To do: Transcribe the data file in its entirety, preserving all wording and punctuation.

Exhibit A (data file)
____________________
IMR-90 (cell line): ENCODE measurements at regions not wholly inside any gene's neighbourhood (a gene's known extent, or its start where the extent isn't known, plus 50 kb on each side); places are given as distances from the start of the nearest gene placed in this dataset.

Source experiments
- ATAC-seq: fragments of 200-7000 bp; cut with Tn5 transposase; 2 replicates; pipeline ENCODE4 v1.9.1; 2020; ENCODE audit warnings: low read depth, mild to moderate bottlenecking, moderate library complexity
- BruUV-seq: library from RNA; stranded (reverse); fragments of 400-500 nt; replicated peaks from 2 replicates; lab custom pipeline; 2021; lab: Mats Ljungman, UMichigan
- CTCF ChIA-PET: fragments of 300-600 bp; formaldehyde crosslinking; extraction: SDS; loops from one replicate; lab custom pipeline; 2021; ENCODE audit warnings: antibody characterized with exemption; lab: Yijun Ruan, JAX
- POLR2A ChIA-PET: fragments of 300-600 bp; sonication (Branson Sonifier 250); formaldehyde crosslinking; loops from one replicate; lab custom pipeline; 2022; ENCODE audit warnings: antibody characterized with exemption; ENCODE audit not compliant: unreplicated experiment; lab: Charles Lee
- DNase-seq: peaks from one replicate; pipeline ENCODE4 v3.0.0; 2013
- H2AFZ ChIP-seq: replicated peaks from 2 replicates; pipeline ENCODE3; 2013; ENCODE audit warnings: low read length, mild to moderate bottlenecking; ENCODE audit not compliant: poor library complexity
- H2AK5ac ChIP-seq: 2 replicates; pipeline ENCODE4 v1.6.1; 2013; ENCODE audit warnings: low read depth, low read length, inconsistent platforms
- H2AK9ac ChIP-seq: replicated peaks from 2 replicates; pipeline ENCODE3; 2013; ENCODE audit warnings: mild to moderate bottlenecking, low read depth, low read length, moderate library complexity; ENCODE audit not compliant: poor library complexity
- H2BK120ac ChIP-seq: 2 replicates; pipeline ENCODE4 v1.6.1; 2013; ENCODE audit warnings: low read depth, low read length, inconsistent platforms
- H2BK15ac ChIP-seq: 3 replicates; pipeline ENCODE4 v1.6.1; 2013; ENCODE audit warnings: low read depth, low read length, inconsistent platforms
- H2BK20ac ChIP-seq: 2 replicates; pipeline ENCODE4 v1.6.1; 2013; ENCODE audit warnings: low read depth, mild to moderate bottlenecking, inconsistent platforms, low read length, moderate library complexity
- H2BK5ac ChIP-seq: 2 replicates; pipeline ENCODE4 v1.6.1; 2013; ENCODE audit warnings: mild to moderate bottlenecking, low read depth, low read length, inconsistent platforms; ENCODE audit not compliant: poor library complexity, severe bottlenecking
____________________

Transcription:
IMR-90 (cell line): ENCODE measurements at regions not wholly inside any gene's neighbourhood (a gene's known extent, or its start where the extent isn't known, plus 50 kb on each side); places are given as distances from the start of the nearest gene placed in this dataset.

Source experiments
- ATAC-seq: fragments of 200-7000 bp; cut with Tn5 transposase; 2 replicates; pipeline ENCODE4 v1.9.1; 2020; ENCODE audit warnings: low read depth, mild to moderate bottlenecking, moderate library complexity
- BruUV-seq: library from RNA; stranded (reverse); fragments of 400-500 nt; replicated peaks from 2 replicates; lab custom pipeline; 2021; lab: Mats Ljungman, UMichigan
- CTCF ChIA-PET: fragments of 300-600 bp; formaldehyde crosslinking; extraction: SDS; loops from one replicate; lab custom pipeline; 2021; ENCODE audit warnings: antibody characterized with exemption; lab: Yijun Ruan, JAX
- POLR2A ChIA-PET: fragments of 300-600 bp; sonication (Branson Sonifier 250); formaldehyde crosslinking; loops from one replicate; lab custom pipeline; 2022; ENCODE audit warnings: antibody characterized with exemption; ENCODE audit not compliant: unreplicated experiment; lab: Charles Lee
- DNase-seq: peaks from one replicate; pipeline ENCODE4 v3.0.0; 2013
- H2AFZ ChIP-seq: replicated peaks from 2 replicates; pipeline ENCODE3; 2013; ENCODE audit warnings: low read length, mild to moderate bottlenecking; ENCODE audit not compliant: poor library complexity
- H2AK5ac ChIP-seq: 2 replicates; pipeline ENCODE4 v1.6.1; 2013; ENCODE audit warnings: low read depth, low read length, inconsistent platforms
- H2AK9ac ChIP-seq: replicated peaks from 2 replicates; pipeline ENCODE3; 2013; ENCODE audit warnings: mild to moderate bottlenecking, low read depth, low read length, moderate library complexity; ENCODE audit not compliant: poor library complexity
- H2BK120ac ChIP-seq: 2 replicates; pipeline ENCODE4 v1.6.1; 2013; ENCODE audit warnings: low read depth, low read length, inconsistent platforms
- H2BK15ac ChIP-seq: 3 replicates; pipeline ENCODE4 v1.6.1; 2013; ENCODE audit warnings: low read depth, low read length, inconsistent platforms
- H2BK20ac ChIP-seq: 2 replicates; pipeline ENCODE4 v1.6.1; 2013; ENCODE audit warnings: low read depth, mild to moderate bottlenecking, inconsistent platforms, low read length, moderate library complexity
- H2BK5ac ChIP-seq: 2 replicates; pipeline ENCODE4 v1.6.1; 2013; ENCODE audit warnings: mild to moderate bottlenecking, low read depth, low read length, inconsistent platforms; ENCODE audit not compliant: poor library complexity, severe bottlenecking